HIS GRUB A WRITEOFF
|GAS TIME...Foot courier Wayne Scott, bottom right, and his workmates celebrate a court ruling yesterday that lets food be written off as a business expense for couriers.|
By Brad Honywill
Toronto Sun, July 25,1998
A humble Toronto foot courier and his rookie lawyer have made tax law history with a court decision requiring Revenue Canada to consider food as a business "fuel" expense. Courier Wayne (Alan) Scott, 47, and his lawyer, Daina Groskaufmanis, were popping the champagne yesterday after convincing the Federal Court of Appeal that a granola bar was as much of a business expense for a courier as gasoline is for a cabby.
"It's unbelievable -- it fundamentally changed tax law," said a giddy Groskaufmanis, who was called to the bar just last year. Michel Cleroux, spokesman for Revenue Canada, however, said the taxmen aren't changing their policies until they decide whether to appeal the decision to the Supreme Court.
The independent courier has tried to convince Revenue Canada for 16 years that he should be able to write off the extra fuel expense required in running around downtown Toronto, just as a car-driving courier can claim gasoline costs.
He didn't make any headway until Groskaufmanis, a fresh-faced lawyer with the Toronto law firm of Torkin, Manes, Cohen and Arbus, learned about his dilemma from a Toronto Sun article and offered to represent him for free.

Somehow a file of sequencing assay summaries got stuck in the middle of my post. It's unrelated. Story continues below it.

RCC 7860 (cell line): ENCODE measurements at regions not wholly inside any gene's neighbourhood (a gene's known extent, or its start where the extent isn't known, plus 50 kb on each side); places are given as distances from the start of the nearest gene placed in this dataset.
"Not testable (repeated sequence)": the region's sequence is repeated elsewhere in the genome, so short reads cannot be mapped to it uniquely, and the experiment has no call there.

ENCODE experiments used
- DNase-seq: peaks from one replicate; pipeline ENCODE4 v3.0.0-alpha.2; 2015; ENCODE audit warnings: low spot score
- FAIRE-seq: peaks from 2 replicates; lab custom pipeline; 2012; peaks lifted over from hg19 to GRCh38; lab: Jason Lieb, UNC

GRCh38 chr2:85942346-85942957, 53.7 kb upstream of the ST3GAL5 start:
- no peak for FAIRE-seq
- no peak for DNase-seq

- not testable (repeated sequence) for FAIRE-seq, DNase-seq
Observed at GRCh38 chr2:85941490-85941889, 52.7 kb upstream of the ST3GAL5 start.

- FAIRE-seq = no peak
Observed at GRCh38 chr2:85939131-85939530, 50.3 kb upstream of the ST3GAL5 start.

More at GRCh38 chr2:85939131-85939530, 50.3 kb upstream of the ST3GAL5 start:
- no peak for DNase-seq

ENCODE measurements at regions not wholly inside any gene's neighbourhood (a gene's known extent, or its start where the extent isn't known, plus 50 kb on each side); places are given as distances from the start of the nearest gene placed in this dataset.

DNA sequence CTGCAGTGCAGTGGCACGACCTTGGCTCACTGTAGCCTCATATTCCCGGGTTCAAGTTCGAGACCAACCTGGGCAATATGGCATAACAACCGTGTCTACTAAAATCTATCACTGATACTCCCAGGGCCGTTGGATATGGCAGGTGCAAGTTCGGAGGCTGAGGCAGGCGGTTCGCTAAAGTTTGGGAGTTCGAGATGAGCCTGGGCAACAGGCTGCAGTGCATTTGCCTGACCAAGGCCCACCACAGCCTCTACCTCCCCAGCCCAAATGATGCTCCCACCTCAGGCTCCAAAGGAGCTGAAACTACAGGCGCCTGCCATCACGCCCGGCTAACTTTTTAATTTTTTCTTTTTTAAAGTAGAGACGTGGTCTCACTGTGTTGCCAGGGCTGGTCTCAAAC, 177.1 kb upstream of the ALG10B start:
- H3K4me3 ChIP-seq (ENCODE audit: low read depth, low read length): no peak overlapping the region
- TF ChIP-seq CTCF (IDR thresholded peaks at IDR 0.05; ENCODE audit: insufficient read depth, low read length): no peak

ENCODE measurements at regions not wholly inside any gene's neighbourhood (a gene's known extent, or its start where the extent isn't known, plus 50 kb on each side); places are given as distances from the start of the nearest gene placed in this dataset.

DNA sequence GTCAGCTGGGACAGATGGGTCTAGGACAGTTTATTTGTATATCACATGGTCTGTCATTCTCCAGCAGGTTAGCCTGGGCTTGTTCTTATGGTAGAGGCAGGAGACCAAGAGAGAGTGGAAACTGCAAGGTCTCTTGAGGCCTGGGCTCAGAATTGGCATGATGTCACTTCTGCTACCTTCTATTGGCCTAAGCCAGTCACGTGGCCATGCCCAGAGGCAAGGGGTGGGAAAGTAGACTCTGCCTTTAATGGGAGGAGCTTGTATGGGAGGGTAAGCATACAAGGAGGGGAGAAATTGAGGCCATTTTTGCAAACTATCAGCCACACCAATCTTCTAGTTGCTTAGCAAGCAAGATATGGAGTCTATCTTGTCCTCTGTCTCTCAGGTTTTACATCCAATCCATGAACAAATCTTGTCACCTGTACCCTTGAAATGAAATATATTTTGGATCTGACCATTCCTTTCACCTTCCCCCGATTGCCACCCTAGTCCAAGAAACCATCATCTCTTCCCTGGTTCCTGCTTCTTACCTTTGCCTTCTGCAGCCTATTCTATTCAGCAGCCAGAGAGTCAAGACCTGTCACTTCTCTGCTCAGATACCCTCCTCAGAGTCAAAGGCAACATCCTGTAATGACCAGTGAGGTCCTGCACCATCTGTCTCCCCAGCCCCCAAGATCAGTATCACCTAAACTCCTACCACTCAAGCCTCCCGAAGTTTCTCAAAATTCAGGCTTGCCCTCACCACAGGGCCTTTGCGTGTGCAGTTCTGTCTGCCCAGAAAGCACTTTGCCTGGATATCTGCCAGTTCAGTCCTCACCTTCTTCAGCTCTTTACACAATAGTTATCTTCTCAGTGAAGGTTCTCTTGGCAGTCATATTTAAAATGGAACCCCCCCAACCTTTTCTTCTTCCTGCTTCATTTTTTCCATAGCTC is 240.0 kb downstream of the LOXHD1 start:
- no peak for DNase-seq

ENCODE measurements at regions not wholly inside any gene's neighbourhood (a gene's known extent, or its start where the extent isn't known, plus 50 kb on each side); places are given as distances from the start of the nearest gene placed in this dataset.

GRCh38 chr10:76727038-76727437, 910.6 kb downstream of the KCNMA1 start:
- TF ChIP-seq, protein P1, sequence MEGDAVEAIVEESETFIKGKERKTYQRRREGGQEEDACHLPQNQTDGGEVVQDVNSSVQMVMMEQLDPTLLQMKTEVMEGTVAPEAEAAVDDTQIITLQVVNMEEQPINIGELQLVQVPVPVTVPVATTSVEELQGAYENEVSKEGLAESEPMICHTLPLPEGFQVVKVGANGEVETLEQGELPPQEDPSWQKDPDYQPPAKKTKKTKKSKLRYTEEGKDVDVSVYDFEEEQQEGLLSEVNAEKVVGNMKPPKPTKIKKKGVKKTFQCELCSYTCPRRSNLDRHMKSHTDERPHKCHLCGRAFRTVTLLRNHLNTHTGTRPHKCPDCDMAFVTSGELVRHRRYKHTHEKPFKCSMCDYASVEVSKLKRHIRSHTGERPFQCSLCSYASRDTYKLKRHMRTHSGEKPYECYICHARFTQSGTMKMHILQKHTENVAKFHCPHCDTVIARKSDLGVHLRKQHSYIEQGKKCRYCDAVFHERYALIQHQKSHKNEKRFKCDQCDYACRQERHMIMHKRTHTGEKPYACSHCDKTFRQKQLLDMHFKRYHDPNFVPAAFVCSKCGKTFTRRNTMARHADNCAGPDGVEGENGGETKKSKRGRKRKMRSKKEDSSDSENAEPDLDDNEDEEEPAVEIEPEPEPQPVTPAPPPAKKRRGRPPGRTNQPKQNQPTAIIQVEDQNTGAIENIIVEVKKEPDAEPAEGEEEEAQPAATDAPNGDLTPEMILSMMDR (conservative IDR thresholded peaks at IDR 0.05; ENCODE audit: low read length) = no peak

The 6-foot-1, 165-pound runner estimates he needs approximately 4,000 calories per day of food energy to do his job -- compared to about 2,700 for the average male -- costing him an extra $11-$13 per day for food and liquids.
Revenue Canada argued that food and refreshment is a personal expense. If it becomes policy, the decision could save the courier about $500 a year in taxes on his $23,000 annual taxable income.
In their decision, all three of the appeal court judges agreed with Scott's argument. But they limited the decision to occupations where there is a business deduction allowed for fuel for the same type of business. In other words, a construction worker can't claim the extra food he eats due to his physical labor because there is no mechanical equivalent, Groskaufmanis said.
Scott said his win was also a victory for the environment. He figures he has run, biked or walked about 200,000 km over the past 12 years of delivering parcels in downtown Toronto, saving the environment from the effects of about 50,000 litres of gasoline combustion.
Fellow courier Gord MacDougall, 45, applauded the court decision as "fair." "We don't make a helluva a lot of money and you can't pack a lunch either," he noted. Paul Schnier, a Toronto tax lawyer, called the decision "significant."
"It demonstrates that people in different situations should be on an equal footing," Schnier said.
There are about 800 bicycle or foot couriers in Toronto, as well as
rickshaw drivers and other occupations that might be affected by the
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